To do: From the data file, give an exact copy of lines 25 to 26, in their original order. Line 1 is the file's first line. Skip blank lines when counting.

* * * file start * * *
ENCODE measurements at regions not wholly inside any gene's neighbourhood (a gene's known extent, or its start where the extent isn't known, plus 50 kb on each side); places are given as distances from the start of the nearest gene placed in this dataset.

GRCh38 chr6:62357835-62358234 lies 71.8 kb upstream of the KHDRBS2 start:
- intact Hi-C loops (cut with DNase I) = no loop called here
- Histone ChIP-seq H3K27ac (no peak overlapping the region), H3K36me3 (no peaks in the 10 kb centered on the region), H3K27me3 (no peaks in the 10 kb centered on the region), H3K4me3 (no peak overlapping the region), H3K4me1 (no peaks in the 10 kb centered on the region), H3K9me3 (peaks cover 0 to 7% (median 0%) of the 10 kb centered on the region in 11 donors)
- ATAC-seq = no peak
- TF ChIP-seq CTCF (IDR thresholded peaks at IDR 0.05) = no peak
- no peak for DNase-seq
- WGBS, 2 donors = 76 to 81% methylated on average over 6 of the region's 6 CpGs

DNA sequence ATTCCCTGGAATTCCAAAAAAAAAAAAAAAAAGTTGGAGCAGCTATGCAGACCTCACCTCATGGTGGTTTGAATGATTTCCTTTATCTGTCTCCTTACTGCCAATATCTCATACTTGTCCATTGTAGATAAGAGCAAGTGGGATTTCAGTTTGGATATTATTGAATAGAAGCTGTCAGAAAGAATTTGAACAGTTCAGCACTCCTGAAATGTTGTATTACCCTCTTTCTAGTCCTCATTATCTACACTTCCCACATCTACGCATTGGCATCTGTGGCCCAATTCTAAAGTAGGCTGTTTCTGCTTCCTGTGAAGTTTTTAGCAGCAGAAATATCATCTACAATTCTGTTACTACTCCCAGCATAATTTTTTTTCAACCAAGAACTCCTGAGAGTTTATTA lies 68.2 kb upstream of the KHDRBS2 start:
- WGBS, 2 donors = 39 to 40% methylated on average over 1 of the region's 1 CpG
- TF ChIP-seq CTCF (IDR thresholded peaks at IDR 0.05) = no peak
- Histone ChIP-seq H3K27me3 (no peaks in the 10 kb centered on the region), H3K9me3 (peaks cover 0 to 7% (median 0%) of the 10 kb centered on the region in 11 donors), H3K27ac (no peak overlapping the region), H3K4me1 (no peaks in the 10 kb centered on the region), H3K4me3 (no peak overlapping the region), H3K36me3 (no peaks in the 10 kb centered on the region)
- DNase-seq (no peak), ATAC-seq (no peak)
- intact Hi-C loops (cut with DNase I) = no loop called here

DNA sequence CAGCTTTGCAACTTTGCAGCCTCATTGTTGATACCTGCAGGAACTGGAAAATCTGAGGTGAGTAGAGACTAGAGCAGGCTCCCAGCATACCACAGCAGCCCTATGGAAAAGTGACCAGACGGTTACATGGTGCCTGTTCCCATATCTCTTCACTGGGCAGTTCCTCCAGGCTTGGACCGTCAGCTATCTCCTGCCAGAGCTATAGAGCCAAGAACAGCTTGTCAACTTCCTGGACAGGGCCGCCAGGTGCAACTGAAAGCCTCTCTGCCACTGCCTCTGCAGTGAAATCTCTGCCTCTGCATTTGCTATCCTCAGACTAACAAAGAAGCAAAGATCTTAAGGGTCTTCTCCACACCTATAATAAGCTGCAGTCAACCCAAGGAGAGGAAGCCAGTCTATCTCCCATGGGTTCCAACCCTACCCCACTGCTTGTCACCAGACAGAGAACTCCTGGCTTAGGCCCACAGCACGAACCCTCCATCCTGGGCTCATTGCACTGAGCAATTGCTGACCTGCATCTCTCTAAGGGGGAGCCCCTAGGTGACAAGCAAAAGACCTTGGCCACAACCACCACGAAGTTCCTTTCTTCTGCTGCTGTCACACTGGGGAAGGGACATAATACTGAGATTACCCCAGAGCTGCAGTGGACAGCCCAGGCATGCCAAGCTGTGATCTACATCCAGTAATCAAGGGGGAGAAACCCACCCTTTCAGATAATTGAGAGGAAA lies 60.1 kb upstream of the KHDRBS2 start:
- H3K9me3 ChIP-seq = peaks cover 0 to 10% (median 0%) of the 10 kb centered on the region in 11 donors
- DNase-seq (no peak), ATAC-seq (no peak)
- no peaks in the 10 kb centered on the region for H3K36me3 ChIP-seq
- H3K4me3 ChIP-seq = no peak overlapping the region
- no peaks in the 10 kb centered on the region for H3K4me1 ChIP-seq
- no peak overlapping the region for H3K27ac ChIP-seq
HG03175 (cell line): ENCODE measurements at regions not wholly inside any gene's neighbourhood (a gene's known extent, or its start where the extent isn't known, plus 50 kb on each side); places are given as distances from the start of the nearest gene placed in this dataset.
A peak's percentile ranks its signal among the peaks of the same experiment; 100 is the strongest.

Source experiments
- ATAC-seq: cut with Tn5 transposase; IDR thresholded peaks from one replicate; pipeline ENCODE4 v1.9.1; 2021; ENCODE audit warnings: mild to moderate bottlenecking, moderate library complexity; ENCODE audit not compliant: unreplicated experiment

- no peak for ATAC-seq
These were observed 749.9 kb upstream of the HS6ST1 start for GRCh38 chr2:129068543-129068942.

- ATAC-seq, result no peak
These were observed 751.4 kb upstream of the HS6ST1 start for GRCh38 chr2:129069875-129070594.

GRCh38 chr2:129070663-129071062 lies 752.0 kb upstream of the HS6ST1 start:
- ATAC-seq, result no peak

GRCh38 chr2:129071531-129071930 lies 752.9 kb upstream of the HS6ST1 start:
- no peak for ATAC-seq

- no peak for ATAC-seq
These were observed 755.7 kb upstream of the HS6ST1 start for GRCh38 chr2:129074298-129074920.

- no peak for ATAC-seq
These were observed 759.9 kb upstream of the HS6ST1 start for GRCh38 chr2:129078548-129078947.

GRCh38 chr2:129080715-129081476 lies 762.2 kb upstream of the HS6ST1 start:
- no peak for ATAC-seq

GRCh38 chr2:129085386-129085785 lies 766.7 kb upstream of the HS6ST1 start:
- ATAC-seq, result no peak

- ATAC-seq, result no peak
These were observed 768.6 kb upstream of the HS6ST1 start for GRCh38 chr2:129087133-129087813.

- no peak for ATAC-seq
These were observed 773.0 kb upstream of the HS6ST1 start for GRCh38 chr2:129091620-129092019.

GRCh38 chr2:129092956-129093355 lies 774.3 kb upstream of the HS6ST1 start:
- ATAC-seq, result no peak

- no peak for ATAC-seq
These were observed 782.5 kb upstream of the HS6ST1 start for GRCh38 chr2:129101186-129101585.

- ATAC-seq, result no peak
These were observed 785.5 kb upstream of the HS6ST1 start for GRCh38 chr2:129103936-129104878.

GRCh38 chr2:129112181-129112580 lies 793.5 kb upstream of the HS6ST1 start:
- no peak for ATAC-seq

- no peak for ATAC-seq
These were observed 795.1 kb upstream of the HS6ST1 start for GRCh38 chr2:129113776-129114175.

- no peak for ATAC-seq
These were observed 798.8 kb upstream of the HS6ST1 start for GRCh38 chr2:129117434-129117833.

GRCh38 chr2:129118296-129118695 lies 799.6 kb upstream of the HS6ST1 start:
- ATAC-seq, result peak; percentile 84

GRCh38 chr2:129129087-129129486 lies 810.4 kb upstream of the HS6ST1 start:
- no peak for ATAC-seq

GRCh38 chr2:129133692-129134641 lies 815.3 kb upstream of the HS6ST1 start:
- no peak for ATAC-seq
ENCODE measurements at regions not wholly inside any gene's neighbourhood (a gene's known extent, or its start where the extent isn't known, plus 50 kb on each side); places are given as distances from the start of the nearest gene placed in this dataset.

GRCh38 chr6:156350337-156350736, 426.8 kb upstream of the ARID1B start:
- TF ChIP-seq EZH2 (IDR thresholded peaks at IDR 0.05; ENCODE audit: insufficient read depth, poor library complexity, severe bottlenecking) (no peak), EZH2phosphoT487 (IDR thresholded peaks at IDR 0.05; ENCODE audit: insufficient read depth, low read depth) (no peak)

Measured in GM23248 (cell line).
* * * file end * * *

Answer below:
- ATAC-seq: cut with Tn5 transposase; IDR thresholded peaks from one replicate; pipeline ENCODE4 v1.9.1; 2021; ENCODE audit warnings: mild to moderate bottlenecking, moderate library complexity; ENCODE audit not compliant: unreplicated experiment

- no peak for ATAC-seq